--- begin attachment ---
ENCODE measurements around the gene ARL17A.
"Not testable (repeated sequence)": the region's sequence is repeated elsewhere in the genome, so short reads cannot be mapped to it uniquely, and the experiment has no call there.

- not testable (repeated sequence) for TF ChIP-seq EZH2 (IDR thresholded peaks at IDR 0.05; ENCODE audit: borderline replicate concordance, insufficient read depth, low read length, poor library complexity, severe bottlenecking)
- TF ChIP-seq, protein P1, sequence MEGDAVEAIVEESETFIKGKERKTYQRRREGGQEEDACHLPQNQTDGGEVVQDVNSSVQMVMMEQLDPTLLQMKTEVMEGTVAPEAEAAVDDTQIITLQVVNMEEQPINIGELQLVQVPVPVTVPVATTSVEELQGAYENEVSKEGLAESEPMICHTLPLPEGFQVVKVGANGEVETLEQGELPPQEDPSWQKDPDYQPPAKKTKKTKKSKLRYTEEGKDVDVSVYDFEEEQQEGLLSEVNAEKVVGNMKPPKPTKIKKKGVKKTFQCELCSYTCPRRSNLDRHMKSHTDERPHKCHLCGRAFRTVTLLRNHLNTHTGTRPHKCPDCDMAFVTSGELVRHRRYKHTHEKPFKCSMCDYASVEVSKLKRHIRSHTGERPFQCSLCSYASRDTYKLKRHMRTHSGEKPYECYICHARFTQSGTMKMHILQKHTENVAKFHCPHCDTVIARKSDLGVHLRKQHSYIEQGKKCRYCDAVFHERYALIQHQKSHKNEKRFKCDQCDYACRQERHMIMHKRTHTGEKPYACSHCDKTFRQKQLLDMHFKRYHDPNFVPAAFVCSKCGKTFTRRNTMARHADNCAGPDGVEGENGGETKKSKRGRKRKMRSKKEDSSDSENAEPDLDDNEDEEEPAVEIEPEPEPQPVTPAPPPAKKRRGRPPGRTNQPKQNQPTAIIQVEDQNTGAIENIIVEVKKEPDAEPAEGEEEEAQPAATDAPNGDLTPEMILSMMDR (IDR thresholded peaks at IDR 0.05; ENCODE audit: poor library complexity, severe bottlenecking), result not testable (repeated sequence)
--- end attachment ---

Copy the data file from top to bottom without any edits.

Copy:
ENCODE measurements around the gene ARL17A.
"Not testable (repeated sequence)": the region's sequence is repeated elsewhere in the genome, so short reads cannot be mapped to it uniquely, and the experiment has no call there.

- not testable (repeated sequence) for TF ChIP-seq EZH2 (IDR thresholded peaks at IDR 0.05; ENCODE audit: borderline replicate concordance, insufficient read depth, low read length, poor library complexity, severe bottlenecking)
- TF ChIP-seq, protein P1, sequence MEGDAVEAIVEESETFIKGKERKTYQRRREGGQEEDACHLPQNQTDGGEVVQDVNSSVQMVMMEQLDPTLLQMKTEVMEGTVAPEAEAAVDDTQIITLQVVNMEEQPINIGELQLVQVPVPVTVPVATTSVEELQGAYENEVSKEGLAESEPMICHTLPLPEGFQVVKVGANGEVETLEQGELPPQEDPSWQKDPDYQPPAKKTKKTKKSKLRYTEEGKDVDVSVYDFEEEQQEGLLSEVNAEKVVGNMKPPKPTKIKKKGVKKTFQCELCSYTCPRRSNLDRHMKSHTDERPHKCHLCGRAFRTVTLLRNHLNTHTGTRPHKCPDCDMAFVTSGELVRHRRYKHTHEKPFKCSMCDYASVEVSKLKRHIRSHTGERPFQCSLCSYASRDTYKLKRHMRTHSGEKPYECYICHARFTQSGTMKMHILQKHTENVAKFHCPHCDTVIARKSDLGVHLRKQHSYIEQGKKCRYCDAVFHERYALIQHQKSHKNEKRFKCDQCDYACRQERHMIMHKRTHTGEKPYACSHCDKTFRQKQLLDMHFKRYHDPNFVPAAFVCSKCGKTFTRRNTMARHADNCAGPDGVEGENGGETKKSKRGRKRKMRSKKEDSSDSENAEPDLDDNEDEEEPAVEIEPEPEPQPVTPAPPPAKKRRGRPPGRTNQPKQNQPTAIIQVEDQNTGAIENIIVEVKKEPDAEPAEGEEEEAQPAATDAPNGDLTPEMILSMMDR (IDR thresholded peaks at IDR 0.05; ENCODE audit: poor library complexity, severe bottlenecking), result not testable (repeated sequence)